killing members of the group,
causing serious bodily or mental harm to members of the group,
deliberately inflicting on the group conditions of life calculated to bring about its physical destruction in whole or in part,
imposing measures intended to prevent births within the group,
forcible transferring children of the group to another group.
The following acts shall be punishable:
conspiracy to commit genocide,
direct and public incitement to genocide,
attempt to commit genocide,
complicity in genocide.
From the United Nations Convention on Genocide, 1948
With macabre bureaucratic precision the Kmer Rouge photographed their victims before torturing and killing them. This picture is all that remains of a mother and child murdered in Tuol Sleng Prison sometime between 1975 and 1979.
Many countries signed the Convention, some of whom have since been party to genocide. Only a few people have been charged with genocide or complicity in it.
The word ‘genocide’ was coined in 1944 to name aparticularly shocking and horrific crime of violence which it was then believed could never happen again. That it has been put into practice so many times in one century is even more shocking.
The human race is the only species that can and does think itself into anger and violence. (‘The more I thought about it, the angrier I got.‘) We ought to be able to think our way out of it too. (‘Later I realised that violence didn’t achieve anything.’) One much-practised way of thinking one’s way to violence is developing beliefs to back it up; some of them may head towards the absurd:
‘Violence is the only way to get respect.’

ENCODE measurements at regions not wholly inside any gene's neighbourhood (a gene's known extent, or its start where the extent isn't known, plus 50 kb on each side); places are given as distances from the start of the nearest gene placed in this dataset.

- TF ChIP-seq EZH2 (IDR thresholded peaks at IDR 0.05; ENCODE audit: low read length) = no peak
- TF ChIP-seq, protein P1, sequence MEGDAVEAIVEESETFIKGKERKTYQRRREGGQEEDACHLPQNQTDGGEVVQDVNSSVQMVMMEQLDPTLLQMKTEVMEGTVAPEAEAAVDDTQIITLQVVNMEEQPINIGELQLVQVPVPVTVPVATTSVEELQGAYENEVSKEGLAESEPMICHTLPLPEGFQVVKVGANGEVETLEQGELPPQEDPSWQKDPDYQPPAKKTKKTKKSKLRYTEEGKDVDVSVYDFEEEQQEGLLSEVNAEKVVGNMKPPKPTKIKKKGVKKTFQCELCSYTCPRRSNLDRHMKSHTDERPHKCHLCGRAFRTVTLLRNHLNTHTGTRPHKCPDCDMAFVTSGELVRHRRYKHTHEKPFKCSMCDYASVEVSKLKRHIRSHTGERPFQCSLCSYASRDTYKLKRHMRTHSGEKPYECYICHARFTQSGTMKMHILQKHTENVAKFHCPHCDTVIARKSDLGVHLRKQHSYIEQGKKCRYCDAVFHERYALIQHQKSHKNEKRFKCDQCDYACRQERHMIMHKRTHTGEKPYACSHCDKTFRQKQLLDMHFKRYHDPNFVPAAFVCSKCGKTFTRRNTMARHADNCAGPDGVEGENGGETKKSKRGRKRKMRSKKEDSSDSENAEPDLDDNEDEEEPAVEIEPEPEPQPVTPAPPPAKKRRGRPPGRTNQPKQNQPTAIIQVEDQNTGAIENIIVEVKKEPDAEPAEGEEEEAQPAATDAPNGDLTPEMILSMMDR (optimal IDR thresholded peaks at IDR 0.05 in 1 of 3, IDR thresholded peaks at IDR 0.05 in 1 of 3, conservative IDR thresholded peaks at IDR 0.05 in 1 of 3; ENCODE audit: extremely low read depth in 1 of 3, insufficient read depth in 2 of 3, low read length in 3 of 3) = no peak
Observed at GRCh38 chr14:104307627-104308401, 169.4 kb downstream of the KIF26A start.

‘Violence is the only language they understand.’
I’m good, you’re evil,’
‘We’re peaceful, they’re brutal.’
‘I wasn’t going to let them beat me.’
‘They’re ALL cheats/liars/scroungers/dirty.’
‘If I took it lying down, I couldn’t hold my head up again.’ And so on…
There may have been a time in the early history of the human race (a time when the natural world was the chief threat to survival) when this kind of primitive thinking served a purpose. But it’s nothing but a handicap now.
Genocide is not a wild beast or a natural disaster. It is mass murder deliberately planned and carried out by individuals, all of whom are responsible whether they made the plan, gave the order or carried out the killings. Whatever its scale, genocide is made up of individual acts, and individual choices to perform them. So human individuals need to make the commitment, as early in life as possible, that they will have no truck with it. To do that, the way genocide becomes possible has to be understood.
There follow outline histories of eight 20th century genocides. You may want to research some of them further. There are also pointers towards some of the issues they raise, particularly in respect of their causes. Prejudice, racism, grievance, intolerance, aggression, injustice, oppression – they all start small, and we need to spot and stop them in our own local orbits before they grow and get out of control. This means looking at the often long prehistory of genocide, as well as its symptoms in the present.Understanding these will help to avert future horrors.
8 GENOCIDES of the 20th Century: